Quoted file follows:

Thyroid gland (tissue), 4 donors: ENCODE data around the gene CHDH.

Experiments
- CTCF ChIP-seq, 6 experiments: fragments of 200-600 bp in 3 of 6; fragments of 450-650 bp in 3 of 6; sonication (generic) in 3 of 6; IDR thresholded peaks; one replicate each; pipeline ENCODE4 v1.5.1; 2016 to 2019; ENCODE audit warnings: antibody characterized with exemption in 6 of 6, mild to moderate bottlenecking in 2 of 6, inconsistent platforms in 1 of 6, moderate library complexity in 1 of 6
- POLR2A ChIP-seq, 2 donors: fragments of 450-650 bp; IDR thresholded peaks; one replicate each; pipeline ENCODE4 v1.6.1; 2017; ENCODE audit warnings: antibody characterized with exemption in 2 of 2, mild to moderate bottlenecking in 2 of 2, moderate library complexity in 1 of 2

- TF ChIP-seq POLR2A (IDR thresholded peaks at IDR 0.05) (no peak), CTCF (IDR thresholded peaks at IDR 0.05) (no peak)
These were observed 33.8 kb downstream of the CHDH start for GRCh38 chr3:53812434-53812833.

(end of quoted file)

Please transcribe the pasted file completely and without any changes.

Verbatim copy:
Thyroid gland (tissue), 4 donors: ENCODE data around the gene CHDH.

Experiments
- CTCF ChIP-seq, 6 experiments: fragments of 200-600 bp in 3 of 6; fragments of 450-650 bp in 3 of 6; sonication (generic) in 3 of 6; IDR thresholded peaks; one replicate each; pipeline ENCODE4 v1.5.1; 2016 to 2019; ENCODE audit warnings: antibody characterized with exemption in 6 of 6, mild to moderate bottlenecking in 2 of 6, inconsistent platforms in 1 of 6, moderate library complexity in 1 of 6
- POLR2A ChIP-seq, 2 donors: fragments of 450-650 bp; IDR thresholded peaks; one replicate each; pipeline ENCODE4 v1.6.1; 2017; ENCODE audit warnings: antibody characterized with exemption in 2 of 2, mild to moderate bottlenecking in 2 of 2, moderate library complexity in 1 of 2

- TF ChIP-seq POLR2A (IDR thresholded peaks at IDR 0.05) (no peak), CTCF (IDR thresholded peaks at IDR 0.05) (no peak)
These were observed 33.8 kb downstream of the CHDH start for GRCh38 chr3:53812434-53812833.